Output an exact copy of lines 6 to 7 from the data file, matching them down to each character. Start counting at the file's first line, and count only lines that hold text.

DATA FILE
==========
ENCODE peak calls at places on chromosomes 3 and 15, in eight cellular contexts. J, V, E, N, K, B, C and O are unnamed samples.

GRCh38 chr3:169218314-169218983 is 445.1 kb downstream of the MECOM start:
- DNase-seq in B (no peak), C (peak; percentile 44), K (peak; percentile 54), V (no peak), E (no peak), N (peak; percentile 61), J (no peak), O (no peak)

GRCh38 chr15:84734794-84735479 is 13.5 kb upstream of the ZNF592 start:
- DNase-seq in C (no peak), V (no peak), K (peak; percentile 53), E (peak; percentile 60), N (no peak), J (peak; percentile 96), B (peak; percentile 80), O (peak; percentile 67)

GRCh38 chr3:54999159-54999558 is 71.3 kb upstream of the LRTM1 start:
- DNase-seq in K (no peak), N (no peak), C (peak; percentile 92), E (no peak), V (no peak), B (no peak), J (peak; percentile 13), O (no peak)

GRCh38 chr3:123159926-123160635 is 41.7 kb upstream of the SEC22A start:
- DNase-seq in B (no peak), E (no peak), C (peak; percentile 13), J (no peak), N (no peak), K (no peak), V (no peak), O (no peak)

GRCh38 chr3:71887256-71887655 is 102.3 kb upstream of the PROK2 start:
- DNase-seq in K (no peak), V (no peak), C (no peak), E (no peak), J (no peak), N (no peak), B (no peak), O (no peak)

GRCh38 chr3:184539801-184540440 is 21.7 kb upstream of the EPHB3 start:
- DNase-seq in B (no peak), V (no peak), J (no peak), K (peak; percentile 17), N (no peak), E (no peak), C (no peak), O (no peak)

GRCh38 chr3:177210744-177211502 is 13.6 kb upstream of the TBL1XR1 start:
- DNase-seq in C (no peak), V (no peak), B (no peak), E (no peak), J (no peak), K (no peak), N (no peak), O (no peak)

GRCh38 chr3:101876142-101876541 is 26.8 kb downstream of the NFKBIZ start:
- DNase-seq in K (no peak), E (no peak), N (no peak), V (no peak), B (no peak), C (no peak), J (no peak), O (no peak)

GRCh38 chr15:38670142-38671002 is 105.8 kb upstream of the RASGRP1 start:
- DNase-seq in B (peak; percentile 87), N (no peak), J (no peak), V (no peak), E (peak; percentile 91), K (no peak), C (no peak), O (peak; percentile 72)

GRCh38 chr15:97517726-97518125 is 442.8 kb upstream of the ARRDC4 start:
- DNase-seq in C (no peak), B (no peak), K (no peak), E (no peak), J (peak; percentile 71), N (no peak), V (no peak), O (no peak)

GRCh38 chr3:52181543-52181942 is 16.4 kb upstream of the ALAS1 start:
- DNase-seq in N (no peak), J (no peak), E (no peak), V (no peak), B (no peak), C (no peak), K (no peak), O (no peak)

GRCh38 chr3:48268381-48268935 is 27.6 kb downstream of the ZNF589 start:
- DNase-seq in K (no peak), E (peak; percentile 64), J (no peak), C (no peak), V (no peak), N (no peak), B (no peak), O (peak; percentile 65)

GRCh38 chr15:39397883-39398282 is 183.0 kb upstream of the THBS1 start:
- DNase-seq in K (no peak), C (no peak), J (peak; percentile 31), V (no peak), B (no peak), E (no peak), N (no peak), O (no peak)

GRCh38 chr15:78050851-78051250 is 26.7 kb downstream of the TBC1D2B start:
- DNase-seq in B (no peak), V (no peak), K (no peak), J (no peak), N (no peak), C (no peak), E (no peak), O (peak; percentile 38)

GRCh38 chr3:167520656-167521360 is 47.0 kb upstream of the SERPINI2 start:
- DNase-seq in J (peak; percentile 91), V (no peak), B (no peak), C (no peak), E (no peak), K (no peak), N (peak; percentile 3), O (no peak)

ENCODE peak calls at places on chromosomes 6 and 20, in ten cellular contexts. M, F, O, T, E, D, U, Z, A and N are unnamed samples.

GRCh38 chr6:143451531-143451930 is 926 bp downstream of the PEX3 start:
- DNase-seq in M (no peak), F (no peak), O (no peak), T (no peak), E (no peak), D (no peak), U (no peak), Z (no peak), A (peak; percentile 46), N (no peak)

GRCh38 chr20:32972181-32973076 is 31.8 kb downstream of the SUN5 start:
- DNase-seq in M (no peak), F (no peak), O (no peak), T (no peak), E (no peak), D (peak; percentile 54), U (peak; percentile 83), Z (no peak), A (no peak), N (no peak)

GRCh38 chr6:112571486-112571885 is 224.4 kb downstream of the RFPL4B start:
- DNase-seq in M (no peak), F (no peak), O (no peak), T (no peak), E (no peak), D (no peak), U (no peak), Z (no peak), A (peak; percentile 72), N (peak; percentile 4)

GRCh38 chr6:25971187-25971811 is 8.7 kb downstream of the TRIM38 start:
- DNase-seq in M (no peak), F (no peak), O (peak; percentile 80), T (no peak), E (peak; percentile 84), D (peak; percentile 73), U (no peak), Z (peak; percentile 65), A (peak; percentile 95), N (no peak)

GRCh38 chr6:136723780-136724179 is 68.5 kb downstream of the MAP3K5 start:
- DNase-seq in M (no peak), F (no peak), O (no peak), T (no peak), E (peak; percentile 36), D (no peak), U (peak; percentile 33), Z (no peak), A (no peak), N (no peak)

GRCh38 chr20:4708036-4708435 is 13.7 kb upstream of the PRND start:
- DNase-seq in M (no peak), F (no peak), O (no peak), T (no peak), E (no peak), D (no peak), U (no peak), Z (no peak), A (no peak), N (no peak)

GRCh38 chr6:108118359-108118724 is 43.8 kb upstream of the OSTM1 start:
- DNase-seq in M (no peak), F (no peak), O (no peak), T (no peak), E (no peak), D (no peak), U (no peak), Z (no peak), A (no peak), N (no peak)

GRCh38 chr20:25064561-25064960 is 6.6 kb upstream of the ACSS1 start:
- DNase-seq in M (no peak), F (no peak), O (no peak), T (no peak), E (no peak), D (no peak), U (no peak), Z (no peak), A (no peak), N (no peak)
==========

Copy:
GRCh38 chr3:54999159-54999558 is 71.3 kb upstream of the LRTM1 start:
- DNase-seq in K (no peak), N (no peak), C (peak; percentile 92), E (no peak), V (no peak), B (no peak), J (peak; percentile 13), O (no peak)